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VforVendetta

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Contextuality supplies the ‘magic’ for quantum computation

Mark Howard, Joel Wallman, Victor Veitch & Joseph Emerson

1 9 J U N E 2 0 1 4 | VO L 5 1 0 | N AT U R E | 3 5 1

(yeah I copypasted, but I'm lazy to make it easier for others to find the article... sorry about that...)

So, now I was not only embarassed myself, but I was "embarassed for the people in the field". For myself because I couldn't remember what was quantum parallelism (which I promptly read about again)... But for the field because I'm not really sure we know why quantum computers are (believed to be generally) faster than classical computers...

Here are some references (within the article above) that shed some light over the matter. I don't know if contextuality solves the problem, because I couldn't read all the article arguments still - but I'd really appreciate if somebody could give me a clearer exposition.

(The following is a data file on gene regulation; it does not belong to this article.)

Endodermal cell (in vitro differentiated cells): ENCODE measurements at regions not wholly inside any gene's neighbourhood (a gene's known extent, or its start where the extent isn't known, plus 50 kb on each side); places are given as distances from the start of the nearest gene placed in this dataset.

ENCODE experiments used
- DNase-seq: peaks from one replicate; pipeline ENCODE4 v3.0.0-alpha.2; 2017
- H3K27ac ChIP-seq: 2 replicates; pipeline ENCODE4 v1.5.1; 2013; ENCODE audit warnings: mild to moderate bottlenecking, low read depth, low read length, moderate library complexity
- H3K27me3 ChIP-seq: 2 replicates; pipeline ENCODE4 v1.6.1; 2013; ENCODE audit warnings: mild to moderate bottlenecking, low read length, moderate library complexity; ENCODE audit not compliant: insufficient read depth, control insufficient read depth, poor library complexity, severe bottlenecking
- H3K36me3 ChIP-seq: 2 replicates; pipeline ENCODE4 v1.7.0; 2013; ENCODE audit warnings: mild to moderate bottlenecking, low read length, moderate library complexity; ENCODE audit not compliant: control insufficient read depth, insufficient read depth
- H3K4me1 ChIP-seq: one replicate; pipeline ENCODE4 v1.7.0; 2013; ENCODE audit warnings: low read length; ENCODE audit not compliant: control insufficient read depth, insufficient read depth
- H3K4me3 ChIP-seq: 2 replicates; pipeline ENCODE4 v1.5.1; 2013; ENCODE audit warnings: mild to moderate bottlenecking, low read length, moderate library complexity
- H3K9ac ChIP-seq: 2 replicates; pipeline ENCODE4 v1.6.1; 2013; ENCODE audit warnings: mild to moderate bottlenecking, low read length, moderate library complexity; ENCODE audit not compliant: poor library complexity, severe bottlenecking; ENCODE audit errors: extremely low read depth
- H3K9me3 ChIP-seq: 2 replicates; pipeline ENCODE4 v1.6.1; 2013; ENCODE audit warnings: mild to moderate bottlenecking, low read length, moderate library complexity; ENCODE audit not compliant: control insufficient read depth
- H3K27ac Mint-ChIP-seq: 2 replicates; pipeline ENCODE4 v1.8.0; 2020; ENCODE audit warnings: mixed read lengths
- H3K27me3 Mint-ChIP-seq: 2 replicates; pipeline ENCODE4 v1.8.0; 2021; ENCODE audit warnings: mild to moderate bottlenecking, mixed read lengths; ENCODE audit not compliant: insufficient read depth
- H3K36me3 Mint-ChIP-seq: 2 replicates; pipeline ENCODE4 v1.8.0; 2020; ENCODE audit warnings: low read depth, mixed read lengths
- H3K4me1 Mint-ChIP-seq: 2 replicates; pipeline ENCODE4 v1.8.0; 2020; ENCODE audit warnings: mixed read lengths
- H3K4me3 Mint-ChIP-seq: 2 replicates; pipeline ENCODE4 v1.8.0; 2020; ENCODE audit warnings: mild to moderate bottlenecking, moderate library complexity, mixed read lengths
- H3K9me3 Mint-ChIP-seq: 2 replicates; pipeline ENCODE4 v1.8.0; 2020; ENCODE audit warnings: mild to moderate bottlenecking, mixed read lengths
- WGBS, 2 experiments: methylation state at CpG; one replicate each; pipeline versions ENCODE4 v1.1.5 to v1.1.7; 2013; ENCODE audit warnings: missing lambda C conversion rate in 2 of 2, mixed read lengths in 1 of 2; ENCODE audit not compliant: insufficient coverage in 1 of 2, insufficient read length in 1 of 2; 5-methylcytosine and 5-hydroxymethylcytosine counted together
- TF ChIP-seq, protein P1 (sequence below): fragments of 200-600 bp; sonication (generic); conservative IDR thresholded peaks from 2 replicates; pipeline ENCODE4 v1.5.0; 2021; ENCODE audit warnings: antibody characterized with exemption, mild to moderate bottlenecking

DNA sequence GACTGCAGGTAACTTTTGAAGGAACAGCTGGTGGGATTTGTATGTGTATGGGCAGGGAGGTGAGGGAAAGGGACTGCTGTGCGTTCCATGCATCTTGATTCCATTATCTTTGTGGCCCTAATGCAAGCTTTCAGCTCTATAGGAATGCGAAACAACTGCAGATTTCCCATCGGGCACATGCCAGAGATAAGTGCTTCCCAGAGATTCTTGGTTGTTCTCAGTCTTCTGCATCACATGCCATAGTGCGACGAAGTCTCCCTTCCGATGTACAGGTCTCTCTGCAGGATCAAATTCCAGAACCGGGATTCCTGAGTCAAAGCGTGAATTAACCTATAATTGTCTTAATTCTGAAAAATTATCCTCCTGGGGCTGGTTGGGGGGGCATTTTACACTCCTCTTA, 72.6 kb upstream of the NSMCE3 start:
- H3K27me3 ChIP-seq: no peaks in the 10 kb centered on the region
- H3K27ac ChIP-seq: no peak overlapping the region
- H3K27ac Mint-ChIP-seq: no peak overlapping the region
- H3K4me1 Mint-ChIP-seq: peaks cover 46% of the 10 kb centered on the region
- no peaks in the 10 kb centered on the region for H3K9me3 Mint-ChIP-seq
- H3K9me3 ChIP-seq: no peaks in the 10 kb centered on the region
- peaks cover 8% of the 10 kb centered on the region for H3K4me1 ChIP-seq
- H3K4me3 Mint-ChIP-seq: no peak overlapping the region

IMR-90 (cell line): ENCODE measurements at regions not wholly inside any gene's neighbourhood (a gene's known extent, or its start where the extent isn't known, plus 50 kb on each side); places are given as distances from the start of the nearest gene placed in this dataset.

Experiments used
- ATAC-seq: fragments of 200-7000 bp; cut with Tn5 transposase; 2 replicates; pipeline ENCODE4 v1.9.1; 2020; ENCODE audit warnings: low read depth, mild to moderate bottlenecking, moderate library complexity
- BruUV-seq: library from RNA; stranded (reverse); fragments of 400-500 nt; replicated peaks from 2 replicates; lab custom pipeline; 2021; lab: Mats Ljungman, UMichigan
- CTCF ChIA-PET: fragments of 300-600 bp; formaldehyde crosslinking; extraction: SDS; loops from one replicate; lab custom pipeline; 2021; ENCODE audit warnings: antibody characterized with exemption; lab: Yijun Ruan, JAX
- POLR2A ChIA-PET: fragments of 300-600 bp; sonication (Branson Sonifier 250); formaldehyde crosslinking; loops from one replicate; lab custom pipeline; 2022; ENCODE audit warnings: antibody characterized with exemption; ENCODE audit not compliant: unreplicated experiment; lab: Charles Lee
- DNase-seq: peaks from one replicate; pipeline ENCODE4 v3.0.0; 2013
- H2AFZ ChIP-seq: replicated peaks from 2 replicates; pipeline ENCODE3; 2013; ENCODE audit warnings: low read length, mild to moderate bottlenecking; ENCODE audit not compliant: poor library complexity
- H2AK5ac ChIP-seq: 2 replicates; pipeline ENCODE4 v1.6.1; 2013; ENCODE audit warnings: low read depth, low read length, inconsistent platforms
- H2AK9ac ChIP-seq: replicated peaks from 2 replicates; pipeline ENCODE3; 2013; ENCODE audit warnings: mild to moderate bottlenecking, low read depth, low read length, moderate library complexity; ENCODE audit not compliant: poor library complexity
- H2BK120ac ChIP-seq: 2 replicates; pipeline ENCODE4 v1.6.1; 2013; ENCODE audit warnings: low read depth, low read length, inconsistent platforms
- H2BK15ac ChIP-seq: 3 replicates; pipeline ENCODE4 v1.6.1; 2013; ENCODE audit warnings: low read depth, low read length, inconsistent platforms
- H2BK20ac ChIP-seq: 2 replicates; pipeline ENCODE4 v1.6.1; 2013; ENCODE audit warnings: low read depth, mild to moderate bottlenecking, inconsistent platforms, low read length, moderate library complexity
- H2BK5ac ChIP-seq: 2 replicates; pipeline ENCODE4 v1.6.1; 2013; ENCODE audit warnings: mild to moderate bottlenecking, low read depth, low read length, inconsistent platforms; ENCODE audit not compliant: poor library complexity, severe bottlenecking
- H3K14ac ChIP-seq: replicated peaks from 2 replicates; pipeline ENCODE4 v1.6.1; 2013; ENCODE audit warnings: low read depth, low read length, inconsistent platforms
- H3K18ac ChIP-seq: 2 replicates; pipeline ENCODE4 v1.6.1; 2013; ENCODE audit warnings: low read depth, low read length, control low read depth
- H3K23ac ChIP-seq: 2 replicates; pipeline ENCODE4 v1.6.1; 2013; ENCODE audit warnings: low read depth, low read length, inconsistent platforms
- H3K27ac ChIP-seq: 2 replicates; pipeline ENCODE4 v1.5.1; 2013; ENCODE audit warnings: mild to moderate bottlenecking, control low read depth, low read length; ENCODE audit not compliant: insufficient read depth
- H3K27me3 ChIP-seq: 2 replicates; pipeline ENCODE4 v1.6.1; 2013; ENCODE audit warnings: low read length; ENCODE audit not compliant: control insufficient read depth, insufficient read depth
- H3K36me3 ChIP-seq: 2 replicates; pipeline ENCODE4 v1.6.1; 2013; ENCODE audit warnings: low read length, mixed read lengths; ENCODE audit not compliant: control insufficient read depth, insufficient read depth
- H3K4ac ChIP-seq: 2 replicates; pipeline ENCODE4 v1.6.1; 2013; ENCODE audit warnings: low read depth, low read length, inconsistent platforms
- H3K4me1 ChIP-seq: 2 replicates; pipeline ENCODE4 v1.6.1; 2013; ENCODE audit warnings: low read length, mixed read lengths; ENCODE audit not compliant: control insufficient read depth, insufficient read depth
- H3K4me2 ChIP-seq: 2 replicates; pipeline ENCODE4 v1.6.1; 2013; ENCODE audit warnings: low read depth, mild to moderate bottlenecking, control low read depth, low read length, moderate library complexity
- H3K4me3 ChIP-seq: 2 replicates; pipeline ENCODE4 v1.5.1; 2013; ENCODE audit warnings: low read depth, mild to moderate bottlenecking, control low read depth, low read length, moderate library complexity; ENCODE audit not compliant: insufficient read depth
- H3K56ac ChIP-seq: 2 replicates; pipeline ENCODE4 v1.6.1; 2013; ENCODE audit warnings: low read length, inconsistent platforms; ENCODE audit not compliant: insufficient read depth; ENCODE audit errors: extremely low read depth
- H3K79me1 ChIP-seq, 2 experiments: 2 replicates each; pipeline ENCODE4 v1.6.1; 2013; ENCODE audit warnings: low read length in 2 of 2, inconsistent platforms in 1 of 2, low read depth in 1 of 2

PHYSICAL REVIEW A 88, 022307 (2013)

Discord and quantum computational resources

Aharon Brodutch

Found Phys (2010) 40: 1141–1154

DOI 10.1007/s10701-010-9452-0

The Elusive Source of Quantum Speedup

Vlatko Vedral

PRL 110, 060504 (2013)

Universal Quantum Computation with Little Entanglement

Maarten Van den Nest

There are other two interesting references...

A quantum computer only needs one universe

A. M. Steane

arXiv:quant-ph/0003084

PRL 102, 190501 (2009)

Most Quantum States Are Too Entangled To Be Useful As Computational Resources

D. Gross, S.T. Flammia, and J. Eisert

Why are quantum computers faster than classical computers? Is this a good question?

(I might also add that I still do not feel like I do get what contextuality mean in its whole and that I'm not embarassed for being ignorant, as I'm ignorant about a whole lot of stuff, but more embarassed because to me it seemed to be the premise of why we wanted to research this in the first place, and it seems we were talking bs about it)